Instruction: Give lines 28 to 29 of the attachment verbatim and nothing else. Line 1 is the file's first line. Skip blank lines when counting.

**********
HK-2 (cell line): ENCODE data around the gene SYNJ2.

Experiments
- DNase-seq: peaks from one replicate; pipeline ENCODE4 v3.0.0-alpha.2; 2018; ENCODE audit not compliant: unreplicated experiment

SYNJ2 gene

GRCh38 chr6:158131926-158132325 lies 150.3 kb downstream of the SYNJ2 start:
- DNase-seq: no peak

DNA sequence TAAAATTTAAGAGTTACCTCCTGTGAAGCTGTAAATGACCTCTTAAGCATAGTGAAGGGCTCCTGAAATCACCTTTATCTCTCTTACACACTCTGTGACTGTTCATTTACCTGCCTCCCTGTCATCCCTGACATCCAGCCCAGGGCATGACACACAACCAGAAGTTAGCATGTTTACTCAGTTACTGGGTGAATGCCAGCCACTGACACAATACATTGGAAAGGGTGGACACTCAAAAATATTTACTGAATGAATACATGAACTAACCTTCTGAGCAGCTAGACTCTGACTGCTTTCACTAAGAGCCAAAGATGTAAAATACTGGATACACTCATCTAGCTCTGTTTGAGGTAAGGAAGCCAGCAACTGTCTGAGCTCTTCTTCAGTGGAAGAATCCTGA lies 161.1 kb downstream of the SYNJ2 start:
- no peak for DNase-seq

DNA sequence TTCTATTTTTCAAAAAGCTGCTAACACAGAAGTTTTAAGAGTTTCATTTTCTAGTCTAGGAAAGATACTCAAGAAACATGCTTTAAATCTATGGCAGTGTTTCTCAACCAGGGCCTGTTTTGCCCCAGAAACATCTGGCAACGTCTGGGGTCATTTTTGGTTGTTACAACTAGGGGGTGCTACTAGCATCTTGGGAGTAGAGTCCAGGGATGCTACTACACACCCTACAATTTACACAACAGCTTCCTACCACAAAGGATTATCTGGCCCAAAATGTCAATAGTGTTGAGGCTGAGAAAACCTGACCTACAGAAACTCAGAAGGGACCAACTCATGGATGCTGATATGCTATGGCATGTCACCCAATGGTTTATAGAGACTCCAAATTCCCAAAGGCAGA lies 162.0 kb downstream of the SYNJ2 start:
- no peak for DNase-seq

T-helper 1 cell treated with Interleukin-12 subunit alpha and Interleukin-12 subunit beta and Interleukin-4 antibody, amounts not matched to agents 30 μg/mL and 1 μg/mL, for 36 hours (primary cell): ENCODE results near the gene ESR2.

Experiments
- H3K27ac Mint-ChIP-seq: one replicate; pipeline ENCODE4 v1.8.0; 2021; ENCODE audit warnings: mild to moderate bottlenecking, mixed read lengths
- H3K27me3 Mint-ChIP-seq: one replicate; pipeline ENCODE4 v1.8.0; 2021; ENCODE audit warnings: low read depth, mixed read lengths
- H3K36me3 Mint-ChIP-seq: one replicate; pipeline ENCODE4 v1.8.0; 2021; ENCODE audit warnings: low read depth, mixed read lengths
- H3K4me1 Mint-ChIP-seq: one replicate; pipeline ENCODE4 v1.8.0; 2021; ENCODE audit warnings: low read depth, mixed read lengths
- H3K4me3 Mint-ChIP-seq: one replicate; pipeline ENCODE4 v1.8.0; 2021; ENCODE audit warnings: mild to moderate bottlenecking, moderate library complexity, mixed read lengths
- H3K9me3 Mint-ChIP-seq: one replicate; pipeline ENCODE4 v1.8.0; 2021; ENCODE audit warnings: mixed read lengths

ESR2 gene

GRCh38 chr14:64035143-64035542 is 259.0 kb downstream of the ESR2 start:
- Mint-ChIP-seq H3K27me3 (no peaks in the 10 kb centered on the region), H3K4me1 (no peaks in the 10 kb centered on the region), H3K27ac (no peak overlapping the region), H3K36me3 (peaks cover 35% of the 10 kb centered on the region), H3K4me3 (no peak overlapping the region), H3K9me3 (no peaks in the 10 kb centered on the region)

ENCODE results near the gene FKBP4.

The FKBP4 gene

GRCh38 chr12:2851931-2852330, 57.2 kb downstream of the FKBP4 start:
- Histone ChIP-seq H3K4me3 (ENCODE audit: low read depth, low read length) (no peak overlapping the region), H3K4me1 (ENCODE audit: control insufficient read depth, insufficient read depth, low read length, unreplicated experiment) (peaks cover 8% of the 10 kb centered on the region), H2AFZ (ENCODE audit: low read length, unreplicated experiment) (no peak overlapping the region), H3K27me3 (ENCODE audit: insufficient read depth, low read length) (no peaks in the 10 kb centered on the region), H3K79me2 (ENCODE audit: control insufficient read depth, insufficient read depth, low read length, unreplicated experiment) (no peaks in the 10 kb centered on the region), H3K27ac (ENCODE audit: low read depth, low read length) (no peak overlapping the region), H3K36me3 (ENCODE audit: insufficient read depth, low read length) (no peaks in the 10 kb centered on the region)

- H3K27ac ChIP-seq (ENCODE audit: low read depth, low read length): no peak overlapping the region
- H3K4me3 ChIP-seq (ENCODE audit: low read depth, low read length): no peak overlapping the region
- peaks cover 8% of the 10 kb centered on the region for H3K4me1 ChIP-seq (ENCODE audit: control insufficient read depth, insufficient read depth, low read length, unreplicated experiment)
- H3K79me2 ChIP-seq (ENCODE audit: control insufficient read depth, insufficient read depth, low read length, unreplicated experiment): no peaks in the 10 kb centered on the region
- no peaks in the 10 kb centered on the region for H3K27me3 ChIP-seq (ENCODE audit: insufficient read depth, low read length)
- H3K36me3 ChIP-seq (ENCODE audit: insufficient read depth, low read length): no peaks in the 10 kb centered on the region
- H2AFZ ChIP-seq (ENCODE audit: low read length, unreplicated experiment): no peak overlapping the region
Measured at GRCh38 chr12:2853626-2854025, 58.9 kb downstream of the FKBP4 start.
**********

- peaks cover 8% of the 10 kb centered on the region for H3K4me1 ChIP-seq (ENCODE audit: control insufficient read depth, insufficient read depth, low read length, unreplicated experiment)
- H3K79me2 ChIP-seq (ENCODE audit: control insufficient read depth, insufficient read depth, low read length, unreplicated experiment): no peaks in the 10 kb centered on the region